B1 Intermediate US 2692 Folder Collection
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This is the Doomsday clock.
It was designed back in 1947 by artist Martyl Langsdorf.
And the Bulletin of the Atomic Scientists sets the clock to show how much time we have
left until midnight.
Midnight in this case meaning nuclear armageddon and the end of humanity.
In January 2017, the Bulletin of the Atomic Scientists revealed that the clock ticked
30 seconds closer than last year to the end of times and cited, among other things,
climate change, cyber security, nuclear weapons and Donald Trump as causes.
At the announcement, executive director of the Bulletin, Rachel Bronson, said there were
two concerns that stood above the rest.
“The first has been the cavalier and reckless language used across the globe, especially
in the United States, during the presidential election and after.
And the second is a growing disregard of scientific expertise.”
Cold war and world conflict have influenced the clock’s time over the years, but disregard
for scientific expertise by global populist leaders, including an American president,
has never been cited as a doomsday factor.
That said, the newest changes to the clock are the smallest in its history, meaning doomsday,
thankfully, isn't necessarily any more imminent.
So how accurate is the Doomsday Clock, and why was it made in the first place?
The “Doomsday Clock” first debuted in 1947 as a graphic on the cover of the first
edition of the Bulletin of the Atomic Scientists’ magazine.
Artist Martyl Langsdorf was married to Alexander Langsdorf Jr., a Manhattan Project scientist.
Langsdorf and other concerned scientists founded The Bulletin two years prior, feeling a responsibility
to warn and educate the public about the possibly disastrous consequences of their creations.
Atomic bombs had been used for the first time in 1945, killing 130,000 residents of the
Japanese cities of Hiroshima and Nagasaki.
Initially, the time on the clock depicted the hour hand pointing straight at the zero
hour, with the minute hand placed at just seven minutes before midnight.
The time was completely arbitrary, though.
Langsdorf just thought “it seemed the right time.”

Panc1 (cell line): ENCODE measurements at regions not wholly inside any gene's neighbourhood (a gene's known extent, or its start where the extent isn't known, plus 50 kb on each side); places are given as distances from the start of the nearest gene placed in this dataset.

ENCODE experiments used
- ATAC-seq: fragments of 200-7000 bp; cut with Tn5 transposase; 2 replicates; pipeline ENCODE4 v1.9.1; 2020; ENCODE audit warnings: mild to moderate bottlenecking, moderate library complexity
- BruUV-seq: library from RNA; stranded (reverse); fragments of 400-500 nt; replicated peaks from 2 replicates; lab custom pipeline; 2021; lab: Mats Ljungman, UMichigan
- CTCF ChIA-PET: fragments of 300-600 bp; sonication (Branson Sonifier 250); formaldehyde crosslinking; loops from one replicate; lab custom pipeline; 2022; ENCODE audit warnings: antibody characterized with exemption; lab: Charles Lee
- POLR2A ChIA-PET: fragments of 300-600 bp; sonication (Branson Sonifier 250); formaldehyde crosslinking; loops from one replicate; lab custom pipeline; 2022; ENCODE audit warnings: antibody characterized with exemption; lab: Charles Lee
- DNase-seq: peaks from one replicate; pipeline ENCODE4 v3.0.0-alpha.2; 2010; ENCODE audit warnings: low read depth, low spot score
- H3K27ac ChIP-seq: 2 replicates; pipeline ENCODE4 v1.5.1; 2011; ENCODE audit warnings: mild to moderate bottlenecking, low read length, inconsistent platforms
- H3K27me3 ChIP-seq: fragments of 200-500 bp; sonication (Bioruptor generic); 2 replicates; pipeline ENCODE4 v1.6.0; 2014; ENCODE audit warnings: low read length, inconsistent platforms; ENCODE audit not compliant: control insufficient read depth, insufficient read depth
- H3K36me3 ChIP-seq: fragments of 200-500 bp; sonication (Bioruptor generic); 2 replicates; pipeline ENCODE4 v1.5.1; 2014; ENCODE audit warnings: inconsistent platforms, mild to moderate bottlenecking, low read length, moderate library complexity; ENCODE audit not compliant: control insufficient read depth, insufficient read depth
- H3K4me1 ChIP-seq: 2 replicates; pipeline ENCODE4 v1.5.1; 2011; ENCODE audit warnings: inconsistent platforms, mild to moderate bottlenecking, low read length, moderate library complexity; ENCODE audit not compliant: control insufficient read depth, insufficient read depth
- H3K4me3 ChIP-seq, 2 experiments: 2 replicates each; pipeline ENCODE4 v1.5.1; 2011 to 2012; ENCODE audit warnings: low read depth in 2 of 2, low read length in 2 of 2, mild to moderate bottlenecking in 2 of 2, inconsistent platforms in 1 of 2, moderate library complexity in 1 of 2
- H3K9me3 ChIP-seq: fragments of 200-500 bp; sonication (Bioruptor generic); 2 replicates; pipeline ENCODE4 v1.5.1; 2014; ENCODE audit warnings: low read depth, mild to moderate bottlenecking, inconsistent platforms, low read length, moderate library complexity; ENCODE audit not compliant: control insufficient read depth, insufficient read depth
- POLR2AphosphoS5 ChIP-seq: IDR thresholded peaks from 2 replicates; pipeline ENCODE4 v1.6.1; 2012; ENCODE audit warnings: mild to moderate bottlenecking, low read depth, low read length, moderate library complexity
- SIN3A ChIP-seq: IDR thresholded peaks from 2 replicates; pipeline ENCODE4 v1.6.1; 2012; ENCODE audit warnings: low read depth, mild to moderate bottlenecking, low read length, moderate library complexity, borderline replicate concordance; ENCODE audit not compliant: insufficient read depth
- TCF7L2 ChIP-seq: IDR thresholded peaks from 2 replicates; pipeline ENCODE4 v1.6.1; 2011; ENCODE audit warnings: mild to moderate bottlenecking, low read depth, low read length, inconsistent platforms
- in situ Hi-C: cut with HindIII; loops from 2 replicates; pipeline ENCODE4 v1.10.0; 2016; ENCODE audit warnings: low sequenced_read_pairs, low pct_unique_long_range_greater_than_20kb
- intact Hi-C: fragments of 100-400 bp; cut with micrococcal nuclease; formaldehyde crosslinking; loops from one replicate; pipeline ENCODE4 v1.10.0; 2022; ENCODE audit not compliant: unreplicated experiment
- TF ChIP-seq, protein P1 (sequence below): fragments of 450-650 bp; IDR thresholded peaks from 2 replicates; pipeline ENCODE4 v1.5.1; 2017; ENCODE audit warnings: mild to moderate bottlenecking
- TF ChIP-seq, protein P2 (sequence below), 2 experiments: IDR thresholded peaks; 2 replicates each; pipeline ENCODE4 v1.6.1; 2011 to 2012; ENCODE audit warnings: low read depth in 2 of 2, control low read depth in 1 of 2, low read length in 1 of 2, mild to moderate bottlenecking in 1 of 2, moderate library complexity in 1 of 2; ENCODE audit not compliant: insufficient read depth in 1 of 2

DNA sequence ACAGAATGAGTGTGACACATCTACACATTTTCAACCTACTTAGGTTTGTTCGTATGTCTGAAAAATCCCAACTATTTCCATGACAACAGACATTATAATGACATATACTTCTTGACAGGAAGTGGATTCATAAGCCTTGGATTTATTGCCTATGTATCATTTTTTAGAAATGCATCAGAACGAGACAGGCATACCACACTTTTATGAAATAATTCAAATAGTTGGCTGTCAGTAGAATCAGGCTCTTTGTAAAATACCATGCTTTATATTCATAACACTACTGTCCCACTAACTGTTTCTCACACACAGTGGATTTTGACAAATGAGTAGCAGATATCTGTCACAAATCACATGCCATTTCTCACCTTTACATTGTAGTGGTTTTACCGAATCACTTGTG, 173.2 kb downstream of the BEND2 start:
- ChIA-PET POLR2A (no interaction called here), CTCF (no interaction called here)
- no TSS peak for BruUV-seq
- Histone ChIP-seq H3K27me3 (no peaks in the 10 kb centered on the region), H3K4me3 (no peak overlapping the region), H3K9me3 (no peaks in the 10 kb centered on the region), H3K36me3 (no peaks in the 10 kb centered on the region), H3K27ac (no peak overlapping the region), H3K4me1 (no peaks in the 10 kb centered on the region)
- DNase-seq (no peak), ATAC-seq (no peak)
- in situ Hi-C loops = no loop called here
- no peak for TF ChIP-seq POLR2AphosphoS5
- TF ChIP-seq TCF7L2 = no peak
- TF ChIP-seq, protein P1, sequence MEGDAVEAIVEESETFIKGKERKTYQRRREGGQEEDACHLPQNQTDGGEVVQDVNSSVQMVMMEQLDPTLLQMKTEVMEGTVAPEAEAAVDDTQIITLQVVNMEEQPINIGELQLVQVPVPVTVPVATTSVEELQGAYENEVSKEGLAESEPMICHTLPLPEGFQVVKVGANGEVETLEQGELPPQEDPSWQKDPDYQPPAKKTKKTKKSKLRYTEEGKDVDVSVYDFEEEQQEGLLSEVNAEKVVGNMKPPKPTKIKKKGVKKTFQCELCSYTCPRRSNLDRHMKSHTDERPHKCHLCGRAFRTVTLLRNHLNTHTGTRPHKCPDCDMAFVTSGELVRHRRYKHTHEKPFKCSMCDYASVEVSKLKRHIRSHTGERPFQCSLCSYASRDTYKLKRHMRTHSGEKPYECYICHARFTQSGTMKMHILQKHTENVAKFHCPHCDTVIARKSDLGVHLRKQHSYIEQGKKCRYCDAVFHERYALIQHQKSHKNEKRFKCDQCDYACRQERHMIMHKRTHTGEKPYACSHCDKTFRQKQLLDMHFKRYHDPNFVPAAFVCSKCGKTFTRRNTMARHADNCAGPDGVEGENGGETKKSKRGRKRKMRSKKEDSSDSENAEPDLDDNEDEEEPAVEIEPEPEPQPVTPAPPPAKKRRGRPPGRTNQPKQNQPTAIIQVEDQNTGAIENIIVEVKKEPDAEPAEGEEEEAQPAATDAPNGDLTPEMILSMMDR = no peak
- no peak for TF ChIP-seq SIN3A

The graphic quickly adopted the name of The Doomsday Clock, and eventually gained world
recognition as a symbol for the threat of an impending nuclear apocalypse.
Since 1947, the Bulletin has regularly adjusted the clock face when they perceive a change
in threat level, also taking into account other, non-nuclear factors, like climate change,
bio weapons and cyber threats.
Doomsday seems just a few ticks away now, but time on this clock doesn’t really reflect
actual time, nor is it particularly linear.
In 1949, the Bulletin set the clock to three minutes until midnight
due to Soviet Union nuclear testing.
“Truman’s dramatic announcement that Russia had the atom secret!” and to
two minutes until midnight in 1953 thanks to the US developing the hydrogen bomb.
But a decade later, the clock turned back to 12 minutes before midnight thanks to the US and
Soviet Union ending atmospheric nuclear testing
“A milestone in ‘63.
East and West ban the testing of nuclear weapons in the atmosphere.”
The minute hand has continued to fluctuate through a range of minutes before midnight
since then, from seven minutes ‘til in 1968 thanks to Vietnam,
to 10 minutes ‘til in 1972 at the signing of the first Strategic Arms Limitation Treaty,
“This is not an agreement which guarantees there’ll be no war, but what this is is
the beginning of a process that is enormously important.”
to three minutes ‘til in 1984 thanks to the heightened tensions between the US and
the Soviet Union during the Cold War, “None of the four wars in my lifetime came about
because we were too strong.
It is weakness that invites adventurous adversaries to make mistake in judgements.”
and all the way back to 17 minutes ‘til in 1991 after the end of the Cold War and
the signing of START, the Strategic Arms Reduction Treaty.
“Whether about issues on which we agreed or disagreed, the spirit of candor and openness
a desire not just to understand, but to build bridges has shown through.
In every case, dangerous or potentially dangerous events dictated whether the minute hand moved
closer to or away from Doomsday, but 2017 is the first time since the Cold War that
the Bulletin expressed deep concern about the disposition of an American president toward
science and the nuclear weapons.
"First of all, you don't want to say take everything off the table, because you're a bad negotiator if you do that.
Look, nuclear should be off the table, but would there be a time when it could be used? Possibly."
Even though the outlook seems grim, it’s important to remember what the time on the
clock is really meant to show: it’s not Doomsday yet, and on THIS clock,
we can turn back time.
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The Doomsday Clock, explained

2692 Folder Collection
Jenny published on February 15, 2018    Jenny translated    Judy Huang reviewed
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